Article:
The entire atmosphere can seem overwhelming at times, but some students can put pressure on themselves.

“The dating scene in Hillsdale is not at all healthy,” said Kathryn Wales, part-time teacher at Hillsdale Academy, after 30 seconds of talking about dating at college. “A lot of the girls I’ve met think that if they’re dating someone, it really has to be their husband. They’re not having sex. If it’s obvious, you should date a lot. people, you learn a lot about yourself.

Senior Patrick Lucas, who said he was gay and never had a date in Hillsdale, told me he’d like to go out on a date or two, but focus on meeting a loved one is an abuse of her little time here.

“This is not the purpose of college,” Lucas said. “It’s about finding the good, the real and the beautiful, not finding people who are looking for them as well.”

A handful of students, including Morey, have reached out to express their frustration at the pressure they feel to get a “ring by spring,” a term ubiquitous in many Christian colleges – and little used anywhere. elsewhere.

Senior Chandler Ryd, who is engaged to senior Lara Forsythe, said students should take dating seriously, but they shouldn’t take themselves seriously. Because he wanted to be intentional in his relationships, when he first heard the term “hillsdating” after arriving on campus, he decided to be careful to avoid it.

“People told me about it, and I thought, ‘This is stupid. I don’t want to do this. You have to work to discern what the relationship is, ”said Ryd.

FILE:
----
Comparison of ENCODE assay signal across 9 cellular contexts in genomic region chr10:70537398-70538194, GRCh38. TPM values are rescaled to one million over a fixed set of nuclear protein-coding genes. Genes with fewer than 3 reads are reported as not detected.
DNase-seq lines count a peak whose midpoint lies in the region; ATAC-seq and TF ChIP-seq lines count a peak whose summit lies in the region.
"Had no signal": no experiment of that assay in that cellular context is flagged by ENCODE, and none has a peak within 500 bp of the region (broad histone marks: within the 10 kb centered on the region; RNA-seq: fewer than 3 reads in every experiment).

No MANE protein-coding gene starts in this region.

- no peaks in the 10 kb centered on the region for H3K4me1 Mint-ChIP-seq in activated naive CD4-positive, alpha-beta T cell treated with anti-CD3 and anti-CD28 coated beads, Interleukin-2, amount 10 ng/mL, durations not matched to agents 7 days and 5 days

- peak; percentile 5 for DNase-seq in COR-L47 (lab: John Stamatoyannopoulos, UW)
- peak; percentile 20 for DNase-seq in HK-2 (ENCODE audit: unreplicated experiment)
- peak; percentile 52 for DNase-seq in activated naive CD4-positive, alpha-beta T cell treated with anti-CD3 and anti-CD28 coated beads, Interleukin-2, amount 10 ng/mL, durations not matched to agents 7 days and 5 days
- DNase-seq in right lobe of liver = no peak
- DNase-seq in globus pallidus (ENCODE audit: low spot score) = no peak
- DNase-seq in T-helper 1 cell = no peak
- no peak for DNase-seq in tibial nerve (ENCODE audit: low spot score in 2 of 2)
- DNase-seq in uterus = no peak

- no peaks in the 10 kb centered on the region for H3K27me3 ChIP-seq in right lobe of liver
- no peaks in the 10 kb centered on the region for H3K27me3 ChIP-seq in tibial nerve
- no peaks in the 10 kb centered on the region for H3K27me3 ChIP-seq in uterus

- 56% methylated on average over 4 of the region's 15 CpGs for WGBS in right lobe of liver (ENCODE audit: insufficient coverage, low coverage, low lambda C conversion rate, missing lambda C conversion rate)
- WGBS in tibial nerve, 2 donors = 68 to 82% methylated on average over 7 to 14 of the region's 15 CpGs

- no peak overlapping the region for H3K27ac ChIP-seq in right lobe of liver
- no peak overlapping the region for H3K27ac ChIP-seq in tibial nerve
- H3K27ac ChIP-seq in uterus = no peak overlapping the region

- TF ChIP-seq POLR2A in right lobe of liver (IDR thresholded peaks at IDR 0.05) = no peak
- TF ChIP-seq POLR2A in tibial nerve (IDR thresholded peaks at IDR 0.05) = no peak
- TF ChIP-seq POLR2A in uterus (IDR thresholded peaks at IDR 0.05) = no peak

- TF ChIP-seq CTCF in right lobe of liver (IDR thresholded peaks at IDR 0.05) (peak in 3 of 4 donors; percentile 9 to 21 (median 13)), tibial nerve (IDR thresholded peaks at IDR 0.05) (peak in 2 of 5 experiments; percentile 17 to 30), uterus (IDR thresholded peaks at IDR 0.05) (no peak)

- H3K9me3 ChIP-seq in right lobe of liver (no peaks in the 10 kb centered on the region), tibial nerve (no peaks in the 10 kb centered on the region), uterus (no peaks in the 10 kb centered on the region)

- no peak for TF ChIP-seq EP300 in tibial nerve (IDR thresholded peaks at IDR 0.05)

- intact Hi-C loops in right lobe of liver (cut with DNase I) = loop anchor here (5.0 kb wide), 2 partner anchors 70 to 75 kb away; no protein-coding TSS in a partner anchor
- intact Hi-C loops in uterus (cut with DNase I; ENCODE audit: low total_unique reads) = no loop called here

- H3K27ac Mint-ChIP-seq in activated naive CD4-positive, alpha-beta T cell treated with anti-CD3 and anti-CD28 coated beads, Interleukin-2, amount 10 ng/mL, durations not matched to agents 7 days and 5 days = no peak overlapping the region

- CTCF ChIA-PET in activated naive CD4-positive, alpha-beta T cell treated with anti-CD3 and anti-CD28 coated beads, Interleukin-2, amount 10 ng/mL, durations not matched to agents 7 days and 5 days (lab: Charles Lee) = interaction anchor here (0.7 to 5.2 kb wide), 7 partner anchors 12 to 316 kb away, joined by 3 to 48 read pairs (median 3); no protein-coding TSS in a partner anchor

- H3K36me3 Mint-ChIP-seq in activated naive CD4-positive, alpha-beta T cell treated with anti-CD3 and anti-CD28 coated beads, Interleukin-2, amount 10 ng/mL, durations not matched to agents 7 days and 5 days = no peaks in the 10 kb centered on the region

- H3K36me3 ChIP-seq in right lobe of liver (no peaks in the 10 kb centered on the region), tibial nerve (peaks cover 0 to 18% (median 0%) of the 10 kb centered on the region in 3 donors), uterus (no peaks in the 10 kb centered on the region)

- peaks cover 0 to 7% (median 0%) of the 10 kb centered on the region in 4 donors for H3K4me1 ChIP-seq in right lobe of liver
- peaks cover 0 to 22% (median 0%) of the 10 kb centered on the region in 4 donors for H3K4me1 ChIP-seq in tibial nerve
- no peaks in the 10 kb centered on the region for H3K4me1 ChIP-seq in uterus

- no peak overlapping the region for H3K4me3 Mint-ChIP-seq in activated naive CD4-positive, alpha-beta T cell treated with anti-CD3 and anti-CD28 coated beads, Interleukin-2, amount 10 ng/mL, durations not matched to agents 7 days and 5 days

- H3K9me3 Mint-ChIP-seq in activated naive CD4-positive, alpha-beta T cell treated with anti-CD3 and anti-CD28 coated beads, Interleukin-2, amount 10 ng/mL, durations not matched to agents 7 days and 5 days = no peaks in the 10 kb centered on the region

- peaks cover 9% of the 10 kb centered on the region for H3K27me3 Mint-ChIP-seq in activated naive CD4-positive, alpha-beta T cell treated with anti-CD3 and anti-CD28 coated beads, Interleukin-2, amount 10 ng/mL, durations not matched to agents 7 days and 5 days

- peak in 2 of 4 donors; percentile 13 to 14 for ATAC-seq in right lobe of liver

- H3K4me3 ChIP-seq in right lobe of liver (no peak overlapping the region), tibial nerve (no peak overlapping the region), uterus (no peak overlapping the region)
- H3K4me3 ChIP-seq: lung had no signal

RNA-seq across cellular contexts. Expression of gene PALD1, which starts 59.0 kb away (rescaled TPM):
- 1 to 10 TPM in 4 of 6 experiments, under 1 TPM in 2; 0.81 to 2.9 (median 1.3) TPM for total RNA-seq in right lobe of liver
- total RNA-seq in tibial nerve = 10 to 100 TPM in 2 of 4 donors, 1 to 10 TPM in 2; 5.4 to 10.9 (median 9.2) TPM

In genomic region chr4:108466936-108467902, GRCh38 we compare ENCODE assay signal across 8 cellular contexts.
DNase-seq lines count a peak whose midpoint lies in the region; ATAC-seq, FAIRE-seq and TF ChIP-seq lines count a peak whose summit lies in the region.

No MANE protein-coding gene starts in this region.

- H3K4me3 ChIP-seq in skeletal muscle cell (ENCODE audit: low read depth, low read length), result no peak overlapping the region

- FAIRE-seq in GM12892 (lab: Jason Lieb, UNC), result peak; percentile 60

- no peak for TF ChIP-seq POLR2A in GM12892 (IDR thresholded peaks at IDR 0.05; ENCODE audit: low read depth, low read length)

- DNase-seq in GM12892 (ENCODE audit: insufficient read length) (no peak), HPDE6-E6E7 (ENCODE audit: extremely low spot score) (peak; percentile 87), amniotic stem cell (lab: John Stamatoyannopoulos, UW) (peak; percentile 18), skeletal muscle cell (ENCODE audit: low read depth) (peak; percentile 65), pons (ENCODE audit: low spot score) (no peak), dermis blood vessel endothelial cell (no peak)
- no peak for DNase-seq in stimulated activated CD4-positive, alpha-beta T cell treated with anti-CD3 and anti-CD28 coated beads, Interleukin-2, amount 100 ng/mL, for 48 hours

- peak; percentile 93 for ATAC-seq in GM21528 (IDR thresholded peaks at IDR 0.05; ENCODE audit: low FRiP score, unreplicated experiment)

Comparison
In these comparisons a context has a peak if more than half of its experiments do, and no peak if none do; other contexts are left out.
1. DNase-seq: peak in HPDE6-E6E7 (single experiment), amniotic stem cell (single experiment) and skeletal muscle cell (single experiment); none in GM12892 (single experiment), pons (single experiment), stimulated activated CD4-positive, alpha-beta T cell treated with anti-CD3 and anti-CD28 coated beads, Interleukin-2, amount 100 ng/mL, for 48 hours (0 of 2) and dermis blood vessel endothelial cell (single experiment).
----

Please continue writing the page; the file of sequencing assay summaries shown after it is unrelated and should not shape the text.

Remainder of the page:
Elder Mehgan Cain said students should relax both themselves and their relationships.

“I think a lot of Hillsdale’s students tend to take themselves a little too seriously, which causes them to take dating too seriously,” she said. “As children between the ages of 18 and 22, we haven’t even met the majority of people we will know in our lifetime, but so many people are determined to find a soul mate here. It’s just not for me. I think dating someone in their early 20s should be less stressful and more relaxed.

Wales said the Hillsdale community provides the perfect environment for healthy dating, but students could manage it better.

“I wish there was a way to inspire everyone to agree to relax about dating,” Wales said. “If you realize that you are not compatible, do not blame the Holy Spirit for it.”